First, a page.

Advances in animal identification methods
Technology is advancing towards new ways to make lab animal identification faster and easier. Companies are finding ways to make data more organized and reduce opportunities for mistakes. Importantly, animal colonies require meticulous monitoring and record-keeping, animal by animal. Tracking animal records by hand can be tedious, especially for large colonies. Advances in tags in better data management practices.
QR codes printed on bright, multi-color tags from RapID
Ear tags with QR codes instead of numbers are a solution for information management and tracking. With QR codes, each animal’s ID and history of information can be stored in a database, removing hand-written data collection. This tagging method is quite versatile, adaptable for researching animals from cattle to honey bees.
QR code ear tags for lab rodents are available in metal by National Band and Tag Company or multi-colored plastic by RapID. The QR codes arrive pre-engraved onto the tags. Specific applicators are available at low cost through the respective companies. When scanned, each tag links to a unique ID. Scanners read tags at distances of 1-2 inches, as demonstrated in these videos. The metal tags from National also include a alphanumeric code for by-eye identification. RapID tags are randomized and, consequently, the ID code cannot be specified. However, they come in 5 bright colors, which easily distinguishes mice in the same cage.
Another animal ID solution is through microchips, tiny RFID chips encoded with unique identification information. This method is attractive because it is reliable, permanent and minimally invasive. However, microchips reside internally, leaving no easy way to visually identify mice.
In sum, microchips are a great animal identification solution for large labs that can afford the initial overhead cost. Also, they are a unique data collection solution for projects needing a no-contact tracking method for temperature or activity.
P-chip by Pharmaseq
A commonly used microchip is the Pharmaseq P-chip tagging system. These chips store information and are read upon activation by a laser wand. Implanting P-chips into a mouse’s tail causes minimal pain or discomfort. It can take place when mice are as young as 2 weeks old. Microchips are versatile, working for rodents, fish, and even insects. For example, researchers successfully studied ants and bees by adhering P-chips to their backs like backpacks.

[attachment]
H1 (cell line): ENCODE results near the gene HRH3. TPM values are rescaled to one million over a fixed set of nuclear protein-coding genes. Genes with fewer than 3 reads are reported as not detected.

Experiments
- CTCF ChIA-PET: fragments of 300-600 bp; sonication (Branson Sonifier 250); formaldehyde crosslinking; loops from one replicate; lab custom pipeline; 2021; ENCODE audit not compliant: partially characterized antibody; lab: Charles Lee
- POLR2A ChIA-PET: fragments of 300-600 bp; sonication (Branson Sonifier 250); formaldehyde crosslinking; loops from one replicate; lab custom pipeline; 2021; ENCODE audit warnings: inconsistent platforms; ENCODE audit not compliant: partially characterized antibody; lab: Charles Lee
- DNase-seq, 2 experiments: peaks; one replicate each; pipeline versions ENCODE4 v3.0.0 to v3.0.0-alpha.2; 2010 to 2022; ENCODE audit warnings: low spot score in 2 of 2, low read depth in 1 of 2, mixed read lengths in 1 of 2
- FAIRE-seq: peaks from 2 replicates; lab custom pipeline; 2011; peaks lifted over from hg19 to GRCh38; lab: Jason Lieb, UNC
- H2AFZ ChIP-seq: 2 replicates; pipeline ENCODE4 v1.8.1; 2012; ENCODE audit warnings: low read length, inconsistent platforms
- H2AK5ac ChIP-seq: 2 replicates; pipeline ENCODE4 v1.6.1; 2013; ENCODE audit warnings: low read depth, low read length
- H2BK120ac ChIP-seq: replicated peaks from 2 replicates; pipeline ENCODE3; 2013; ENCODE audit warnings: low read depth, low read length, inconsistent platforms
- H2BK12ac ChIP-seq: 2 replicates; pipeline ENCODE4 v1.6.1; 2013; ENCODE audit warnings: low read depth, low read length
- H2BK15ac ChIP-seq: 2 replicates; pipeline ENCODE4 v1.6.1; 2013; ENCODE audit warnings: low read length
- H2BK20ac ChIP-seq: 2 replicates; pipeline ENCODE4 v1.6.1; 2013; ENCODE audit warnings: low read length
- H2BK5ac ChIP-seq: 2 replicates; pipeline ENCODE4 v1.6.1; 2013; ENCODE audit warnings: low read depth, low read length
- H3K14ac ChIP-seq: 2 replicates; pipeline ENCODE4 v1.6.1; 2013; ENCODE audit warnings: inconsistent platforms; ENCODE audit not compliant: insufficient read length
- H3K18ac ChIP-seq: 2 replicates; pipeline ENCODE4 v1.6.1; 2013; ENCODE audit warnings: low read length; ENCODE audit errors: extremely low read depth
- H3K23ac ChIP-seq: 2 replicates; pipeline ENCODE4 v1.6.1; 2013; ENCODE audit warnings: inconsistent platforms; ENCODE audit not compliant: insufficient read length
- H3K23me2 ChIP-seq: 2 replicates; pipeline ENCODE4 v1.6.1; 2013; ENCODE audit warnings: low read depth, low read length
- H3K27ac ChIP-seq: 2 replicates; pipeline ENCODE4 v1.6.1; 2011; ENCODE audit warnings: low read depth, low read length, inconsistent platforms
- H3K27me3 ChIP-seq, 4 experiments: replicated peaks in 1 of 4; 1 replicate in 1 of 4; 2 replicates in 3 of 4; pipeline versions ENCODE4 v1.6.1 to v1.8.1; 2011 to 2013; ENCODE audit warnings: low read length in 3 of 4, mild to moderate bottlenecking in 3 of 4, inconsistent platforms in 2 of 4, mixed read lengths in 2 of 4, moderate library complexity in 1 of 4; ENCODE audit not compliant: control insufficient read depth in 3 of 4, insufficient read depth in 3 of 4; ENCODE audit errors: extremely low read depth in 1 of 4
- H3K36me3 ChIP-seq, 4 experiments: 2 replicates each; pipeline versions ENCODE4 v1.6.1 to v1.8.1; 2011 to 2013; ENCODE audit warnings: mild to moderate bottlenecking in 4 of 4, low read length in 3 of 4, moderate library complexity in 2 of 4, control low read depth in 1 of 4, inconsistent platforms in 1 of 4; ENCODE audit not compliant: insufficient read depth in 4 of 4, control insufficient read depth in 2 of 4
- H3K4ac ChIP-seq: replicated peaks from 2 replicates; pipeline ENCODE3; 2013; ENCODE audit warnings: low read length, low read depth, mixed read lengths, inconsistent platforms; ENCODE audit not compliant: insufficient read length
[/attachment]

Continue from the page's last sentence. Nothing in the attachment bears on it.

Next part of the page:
At 6mm long, the DigiTail tag by SensaLab is smaller than a grain of rice and can be implanted humanely into a mouse's tail.
UC and UCT from UI Devices
UI Devices manufacture a versatile line of microchips. What makes the UC chips stand out is that they they are programmable while maintaining a permanent, 16-digit ID. Another outstanding feature: the UCT line of microchips can even collect ulterior information, such as core body temperature, from the host. They are as inexpensive as $7 per microchip. The chips themselves are 8 mm long and encased in glass for longevity. RFID sensors can read chips up to 8 inches away, which minimizes handling and speeds up identification.
Digitail Tags by SensaLab
The Digitail Tag by SensaLab is the smallest read/write microchip, making it as painless and humane as possible. A further benefit of SensaLab is in their accessories. They sell a complete package of everything needed for microchip ID implantation and chip reading. The package is ergonomic, easy-to-use accessories, such as scanners and software, These tools make the DigiTail platform as streamline and easy to set up as possible.
It all comes down to this: easier, better treatment to the mice lead to better experiments and data. Technologies like microchips and colorful QR codes allow for passive, noninvasive data collection and better data management. To that end, less confusion and less handling lead to healthier, happier mice. This can greatly affect the outcome of expensive, live-animal experiments.
Further, these technologies expand what we can learn. For example, RFID transponders let researchers study mouse behavior in the dark. Another example, microchips and QR codes can be manufactured small enough to affix them to insects.
Additionally, a major benefit of using scanning technology for mouse identification is that it aids in data management. With advances in animal colony management software, scanning a digital ID code can instantly link a researcher to a particular datum entry out of the animal’s entire history. No more shuffling through papers or spreadsheets.
Though slightly more expensive and time-intensive to set up, digitizing records saves time in the long run and protects against costly and time-consuming mistakes. Further, upgrading colony management with software and specimen scanning is not only becoming a solution but quickly becoming the standard.
As technology expands, managing an animal colony with the help of technology for information acquisition and storage is the way to go.